He was the principal developer of the first omni-font optical character recognition, the first print-to-speech reading machine for the blind, the first CCD flat-bed scanner, the first text-to-speech synthesizer, the first music synthesizer capable of recreating the grand piano and other orchestral instruments, and the first commercially marketed large-vocabulary speech recognition.
www.elise.com /store/Reviews/ItemId/0140282025/ReviewPage/4   (1283 words)

  
 The Age of Spiritual Machines
A machine is as distinctively and brilliantly and expressively human as a violin sonata or a theorem in Euclid.
As machines moved beyond mere implements to extend human reach and strength, they also began to accumulate the ability to remember and perform logical manipulations.
In the accompanying figure, "The Exponential Growth of Computing, 1900-1998," I plotted forty-nine notable computing machines spanning the twentieth century on an exponential chart, in which the vertical axis represents powers of ten in computer speed per unit cost (as measured in the number of "calculations per second" that can be purchased for $1,000).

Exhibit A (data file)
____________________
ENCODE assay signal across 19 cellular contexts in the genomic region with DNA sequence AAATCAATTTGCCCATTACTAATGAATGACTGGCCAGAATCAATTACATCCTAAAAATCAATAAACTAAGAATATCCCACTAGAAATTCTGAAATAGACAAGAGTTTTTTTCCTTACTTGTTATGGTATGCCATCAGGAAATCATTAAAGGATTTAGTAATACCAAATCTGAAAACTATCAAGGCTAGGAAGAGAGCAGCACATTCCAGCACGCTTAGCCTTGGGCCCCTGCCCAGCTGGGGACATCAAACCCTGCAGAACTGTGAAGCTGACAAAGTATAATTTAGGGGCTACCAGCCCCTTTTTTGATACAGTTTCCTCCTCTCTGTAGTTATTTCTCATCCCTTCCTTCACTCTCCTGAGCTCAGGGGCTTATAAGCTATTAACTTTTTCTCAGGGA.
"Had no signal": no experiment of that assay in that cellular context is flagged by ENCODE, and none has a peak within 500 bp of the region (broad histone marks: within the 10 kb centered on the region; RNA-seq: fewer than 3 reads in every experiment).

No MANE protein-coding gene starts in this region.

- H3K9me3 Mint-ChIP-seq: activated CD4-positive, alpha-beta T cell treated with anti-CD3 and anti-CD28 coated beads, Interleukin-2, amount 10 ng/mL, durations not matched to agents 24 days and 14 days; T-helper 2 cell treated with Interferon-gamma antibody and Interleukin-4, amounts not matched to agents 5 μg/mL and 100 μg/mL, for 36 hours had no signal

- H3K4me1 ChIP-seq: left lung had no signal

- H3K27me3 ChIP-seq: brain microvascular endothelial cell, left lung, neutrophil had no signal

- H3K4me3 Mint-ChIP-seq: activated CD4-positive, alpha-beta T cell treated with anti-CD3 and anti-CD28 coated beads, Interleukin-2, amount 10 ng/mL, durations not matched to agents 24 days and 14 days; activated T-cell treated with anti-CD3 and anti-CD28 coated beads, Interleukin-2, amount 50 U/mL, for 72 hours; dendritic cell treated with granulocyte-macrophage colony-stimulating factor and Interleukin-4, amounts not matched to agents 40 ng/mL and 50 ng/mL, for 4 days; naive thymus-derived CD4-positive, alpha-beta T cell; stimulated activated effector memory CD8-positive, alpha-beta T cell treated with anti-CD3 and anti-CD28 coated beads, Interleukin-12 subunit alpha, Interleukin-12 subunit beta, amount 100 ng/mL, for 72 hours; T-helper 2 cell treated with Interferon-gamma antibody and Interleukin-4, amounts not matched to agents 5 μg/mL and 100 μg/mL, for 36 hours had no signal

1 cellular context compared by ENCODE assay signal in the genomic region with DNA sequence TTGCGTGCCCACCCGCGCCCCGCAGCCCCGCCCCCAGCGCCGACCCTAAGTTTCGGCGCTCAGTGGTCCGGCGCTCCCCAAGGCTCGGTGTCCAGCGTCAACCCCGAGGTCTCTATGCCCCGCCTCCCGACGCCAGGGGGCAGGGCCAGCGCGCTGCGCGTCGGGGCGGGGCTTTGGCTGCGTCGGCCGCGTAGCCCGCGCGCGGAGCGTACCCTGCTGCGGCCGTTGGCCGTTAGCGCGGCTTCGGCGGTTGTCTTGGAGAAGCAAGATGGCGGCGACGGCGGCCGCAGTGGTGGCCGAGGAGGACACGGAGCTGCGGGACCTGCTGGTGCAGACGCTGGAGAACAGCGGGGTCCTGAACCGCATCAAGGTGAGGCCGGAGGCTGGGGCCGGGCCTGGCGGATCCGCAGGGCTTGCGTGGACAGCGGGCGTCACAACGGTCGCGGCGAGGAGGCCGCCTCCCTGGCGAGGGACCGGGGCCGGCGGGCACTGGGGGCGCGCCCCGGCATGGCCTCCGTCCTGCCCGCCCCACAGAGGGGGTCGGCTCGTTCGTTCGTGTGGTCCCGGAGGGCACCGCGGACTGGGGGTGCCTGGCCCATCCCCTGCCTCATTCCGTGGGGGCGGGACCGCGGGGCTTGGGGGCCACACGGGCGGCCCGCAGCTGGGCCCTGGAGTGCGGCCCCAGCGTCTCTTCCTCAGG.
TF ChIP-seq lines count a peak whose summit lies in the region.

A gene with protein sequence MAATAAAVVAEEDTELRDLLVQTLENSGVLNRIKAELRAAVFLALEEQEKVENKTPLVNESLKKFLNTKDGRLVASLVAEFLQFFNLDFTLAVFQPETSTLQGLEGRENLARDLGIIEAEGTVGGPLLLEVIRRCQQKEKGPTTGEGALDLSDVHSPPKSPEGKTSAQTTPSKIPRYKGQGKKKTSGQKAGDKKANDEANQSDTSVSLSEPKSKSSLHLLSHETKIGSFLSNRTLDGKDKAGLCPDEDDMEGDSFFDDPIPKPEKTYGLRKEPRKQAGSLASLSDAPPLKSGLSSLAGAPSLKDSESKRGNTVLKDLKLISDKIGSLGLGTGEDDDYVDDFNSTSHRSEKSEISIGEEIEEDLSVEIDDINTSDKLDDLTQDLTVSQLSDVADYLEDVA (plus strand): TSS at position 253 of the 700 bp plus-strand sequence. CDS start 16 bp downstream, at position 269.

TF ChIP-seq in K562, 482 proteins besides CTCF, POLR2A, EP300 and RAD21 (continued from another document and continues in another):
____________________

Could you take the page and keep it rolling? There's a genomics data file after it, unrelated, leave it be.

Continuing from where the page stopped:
partners.nytimes.com /books/first/k/kurzweil-machines.html   (10325 words)

  
 The Age of Spiritual Machines: A Review
"Spirituality," likewise, is weakly represented in the text, being referred to less than a dozen times (with an additional half-a-dozen that the Index did not pick up on), only one approaching anything like extended discussion (pp.
But then neither does any other element of spirituality appear here, either; it is a Timeline devoted to non-spiritual tools and technology, a curious phenomenon in a book with this daring title.
We live in an age of unbelief, of mathematical explanation, which comes to the edge of the Great Sea of the mystic, and stops there, uncertain and basically helpless.
english.ttu.edu /KAIROS/5.1/reviews/mclaughlin   (461 words)

  
 The Age of Spiritual Machines samples from Ray Kurzweil's
In turn, machines to card and comb the wool to feed the new mechanized spinning machines were developed in the 1780s.
With these new machines, humans could manipulate objects for which our muscles alone were inadequate and carry out tasks at the previously unattainable speeds.
While the social and economic impact of this new technology was controversial, the concept of machines being physically superior to ourselves was not.
www.beachbrowser.com /Archives/Science-and-Health/June-99/the-age-of-intelligent-machines.htm   (2769 words)

  
 ISCID - Are We Spiritual Machines? - Chat
On the one hand, one might argue that machines are less like humans than animals because at least animals are biological and have many similar organs and structures and behaviors.